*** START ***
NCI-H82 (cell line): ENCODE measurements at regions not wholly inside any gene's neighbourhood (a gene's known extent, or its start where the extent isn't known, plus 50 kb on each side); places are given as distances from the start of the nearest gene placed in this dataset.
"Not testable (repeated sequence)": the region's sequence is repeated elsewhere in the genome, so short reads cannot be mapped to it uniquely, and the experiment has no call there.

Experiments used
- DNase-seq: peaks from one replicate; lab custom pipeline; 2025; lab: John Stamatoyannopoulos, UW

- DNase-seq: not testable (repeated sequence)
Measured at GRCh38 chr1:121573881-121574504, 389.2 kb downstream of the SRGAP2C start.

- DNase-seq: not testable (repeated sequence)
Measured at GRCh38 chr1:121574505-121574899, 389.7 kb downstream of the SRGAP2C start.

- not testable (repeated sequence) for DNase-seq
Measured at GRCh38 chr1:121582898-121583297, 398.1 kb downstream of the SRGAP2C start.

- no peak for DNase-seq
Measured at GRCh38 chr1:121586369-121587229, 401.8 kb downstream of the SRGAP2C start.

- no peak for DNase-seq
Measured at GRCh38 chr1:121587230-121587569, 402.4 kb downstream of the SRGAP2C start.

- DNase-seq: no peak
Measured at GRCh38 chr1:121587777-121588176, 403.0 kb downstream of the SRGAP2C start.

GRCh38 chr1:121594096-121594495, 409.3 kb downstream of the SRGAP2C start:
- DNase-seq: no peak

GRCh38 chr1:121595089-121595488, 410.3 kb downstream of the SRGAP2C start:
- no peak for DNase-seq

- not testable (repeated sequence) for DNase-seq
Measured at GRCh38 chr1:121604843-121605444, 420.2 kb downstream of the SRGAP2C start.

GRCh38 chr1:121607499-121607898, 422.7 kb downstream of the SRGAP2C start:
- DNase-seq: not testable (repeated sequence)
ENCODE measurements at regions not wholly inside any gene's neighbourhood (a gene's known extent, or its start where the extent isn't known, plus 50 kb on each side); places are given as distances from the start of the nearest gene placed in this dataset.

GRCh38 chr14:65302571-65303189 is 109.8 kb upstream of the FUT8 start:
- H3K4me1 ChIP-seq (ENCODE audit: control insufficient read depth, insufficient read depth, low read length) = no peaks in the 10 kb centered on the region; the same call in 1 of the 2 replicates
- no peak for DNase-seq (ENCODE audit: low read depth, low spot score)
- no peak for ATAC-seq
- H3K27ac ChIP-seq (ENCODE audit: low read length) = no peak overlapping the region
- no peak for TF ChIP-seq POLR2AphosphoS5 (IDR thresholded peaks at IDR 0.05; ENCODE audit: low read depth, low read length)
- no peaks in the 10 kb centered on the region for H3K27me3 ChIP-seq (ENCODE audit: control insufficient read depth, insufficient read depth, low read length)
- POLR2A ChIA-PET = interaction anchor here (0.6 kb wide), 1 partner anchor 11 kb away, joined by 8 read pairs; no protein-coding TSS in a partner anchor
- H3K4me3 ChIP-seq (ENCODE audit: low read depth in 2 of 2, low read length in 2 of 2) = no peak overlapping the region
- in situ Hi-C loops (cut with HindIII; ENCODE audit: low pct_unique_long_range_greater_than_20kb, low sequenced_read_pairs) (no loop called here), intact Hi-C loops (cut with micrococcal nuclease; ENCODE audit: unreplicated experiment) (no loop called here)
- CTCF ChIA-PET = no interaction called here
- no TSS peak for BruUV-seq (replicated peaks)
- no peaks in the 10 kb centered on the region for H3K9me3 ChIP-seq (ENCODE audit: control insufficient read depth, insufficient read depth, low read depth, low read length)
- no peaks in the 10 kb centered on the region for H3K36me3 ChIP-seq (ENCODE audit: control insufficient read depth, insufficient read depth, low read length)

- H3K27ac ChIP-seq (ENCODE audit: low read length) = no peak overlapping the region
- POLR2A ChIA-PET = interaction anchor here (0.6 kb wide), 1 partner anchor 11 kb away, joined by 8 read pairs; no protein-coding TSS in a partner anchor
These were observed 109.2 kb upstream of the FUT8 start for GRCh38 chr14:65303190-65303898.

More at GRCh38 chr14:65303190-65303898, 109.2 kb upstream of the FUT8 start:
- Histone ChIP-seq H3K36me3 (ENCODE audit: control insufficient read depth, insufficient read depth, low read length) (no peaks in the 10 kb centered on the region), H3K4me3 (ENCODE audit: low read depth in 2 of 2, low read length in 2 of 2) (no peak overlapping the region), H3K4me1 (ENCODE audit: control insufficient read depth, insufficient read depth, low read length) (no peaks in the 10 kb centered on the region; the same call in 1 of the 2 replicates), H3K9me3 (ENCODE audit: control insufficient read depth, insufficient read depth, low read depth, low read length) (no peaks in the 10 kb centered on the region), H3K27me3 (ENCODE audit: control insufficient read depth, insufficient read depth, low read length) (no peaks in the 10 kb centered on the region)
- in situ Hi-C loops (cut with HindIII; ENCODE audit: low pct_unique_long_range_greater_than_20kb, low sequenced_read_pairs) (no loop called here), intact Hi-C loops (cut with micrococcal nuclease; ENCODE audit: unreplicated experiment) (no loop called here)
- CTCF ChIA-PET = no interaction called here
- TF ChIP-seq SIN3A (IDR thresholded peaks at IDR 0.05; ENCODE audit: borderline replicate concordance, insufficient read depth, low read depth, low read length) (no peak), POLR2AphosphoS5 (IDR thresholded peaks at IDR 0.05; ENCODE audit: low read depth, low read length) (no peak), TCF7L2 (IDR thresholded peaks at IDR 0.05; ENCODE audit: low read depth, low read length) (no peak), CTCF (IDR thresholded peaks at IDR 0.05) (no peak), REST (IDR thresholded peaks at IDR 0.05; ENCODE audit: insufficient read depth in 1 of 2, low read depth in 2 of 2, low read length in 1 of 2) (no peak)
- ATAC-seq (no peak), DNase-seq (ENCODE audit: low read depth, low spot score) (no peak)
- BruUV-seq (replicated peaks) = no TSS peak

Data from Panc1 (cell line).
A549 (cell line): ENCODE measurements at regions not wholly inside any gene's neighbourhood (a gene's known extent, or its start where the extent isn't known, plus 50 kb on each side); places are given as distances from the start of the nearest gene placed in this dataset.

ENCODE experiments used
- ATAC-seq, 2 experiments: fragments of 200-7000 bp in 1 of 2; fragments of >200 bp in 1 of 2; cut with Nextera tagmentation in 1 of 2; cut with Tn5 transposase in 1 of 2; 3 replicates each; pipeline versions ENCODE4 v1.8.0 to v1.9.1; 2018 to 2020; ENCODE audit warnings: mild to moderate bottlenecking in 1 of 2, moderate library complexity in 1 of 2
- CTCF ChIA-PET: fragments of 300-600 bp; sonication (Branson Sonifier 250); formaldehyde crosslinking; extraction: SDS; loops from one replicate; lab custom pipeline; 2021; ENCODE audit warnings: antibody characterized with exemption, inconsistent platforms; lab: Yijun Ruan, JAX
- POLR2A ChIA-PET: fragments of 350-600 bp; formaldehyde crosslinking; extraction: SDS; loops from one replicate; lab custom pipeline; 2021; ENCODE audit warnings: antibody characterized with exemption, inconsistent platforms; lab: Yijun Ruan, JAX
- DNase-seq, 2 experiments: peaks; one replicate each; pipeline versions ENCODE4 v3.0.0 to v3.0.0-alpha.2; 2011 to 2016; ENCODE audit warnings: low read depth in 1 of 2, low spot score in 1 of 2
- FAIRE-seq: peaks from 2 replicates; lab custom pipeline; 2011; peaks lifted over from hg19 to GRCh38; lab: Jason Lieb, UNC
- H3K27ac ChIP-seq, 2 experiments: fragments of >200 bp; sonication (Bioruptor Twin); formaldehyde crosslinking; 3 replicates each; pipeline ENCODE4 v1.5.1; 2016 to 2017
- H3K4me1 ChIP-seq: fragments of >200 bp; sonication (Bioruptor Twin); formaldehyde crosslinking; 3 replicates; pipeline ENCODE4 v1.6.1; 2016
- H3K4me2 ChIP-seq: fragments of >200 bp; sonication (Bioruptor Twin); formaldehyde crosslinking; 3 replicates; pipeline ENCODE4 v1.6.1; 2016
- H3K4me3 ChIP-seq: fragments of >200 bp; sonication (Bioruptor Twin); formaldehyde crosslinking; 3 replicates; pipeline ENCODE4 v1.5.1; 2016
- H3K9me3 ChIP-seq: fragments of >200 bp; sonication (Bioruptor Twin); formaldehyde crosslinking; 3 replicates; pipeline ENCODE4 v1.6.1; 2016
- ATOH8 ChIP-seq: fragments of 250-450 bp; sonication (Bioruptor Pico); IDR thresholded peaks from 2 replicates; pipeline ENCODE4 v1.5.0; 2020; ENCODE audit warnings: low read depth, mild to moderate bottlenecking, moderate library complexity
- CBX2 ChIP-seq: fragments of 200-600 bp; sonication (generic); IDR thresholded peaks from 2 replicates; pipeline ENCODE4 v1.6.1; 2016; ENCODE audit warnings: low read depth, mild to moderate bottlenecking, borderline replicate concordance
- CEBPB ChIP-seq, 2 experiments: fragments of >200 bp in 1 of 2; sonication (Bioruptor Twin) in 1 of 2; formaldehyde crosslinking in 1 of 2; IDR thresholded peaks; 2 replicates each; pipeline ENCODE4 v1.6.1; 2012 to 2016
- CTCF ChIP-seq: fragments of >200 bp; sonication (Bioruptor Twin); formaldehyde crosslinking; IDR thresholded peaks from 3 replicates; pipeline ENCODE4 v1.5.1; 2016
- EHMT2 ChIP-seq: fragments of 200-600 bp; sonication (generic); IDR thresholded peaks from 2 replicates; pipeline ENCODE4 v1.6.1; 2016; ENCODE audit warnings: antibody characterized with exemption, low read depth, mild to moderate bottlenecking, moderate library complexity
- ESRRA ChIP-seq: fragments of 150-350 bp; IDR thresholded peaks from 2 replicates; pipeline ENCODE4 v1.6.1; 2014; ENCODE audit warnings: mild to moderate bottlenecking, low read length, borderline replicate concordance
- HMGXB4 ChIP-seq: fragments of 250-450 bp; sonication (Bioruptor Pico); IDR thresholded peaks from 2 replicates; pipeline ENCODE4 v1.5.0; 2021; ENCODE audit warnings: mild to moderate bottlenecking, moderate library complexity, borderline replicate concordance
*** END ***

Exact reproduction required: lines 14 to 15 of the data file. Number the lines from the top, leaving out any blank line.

Measured at GRCh38 chr1:121587230-121587569, 402.4 kb downstream of the SRGAP2C start.

- DNase-seq: no peak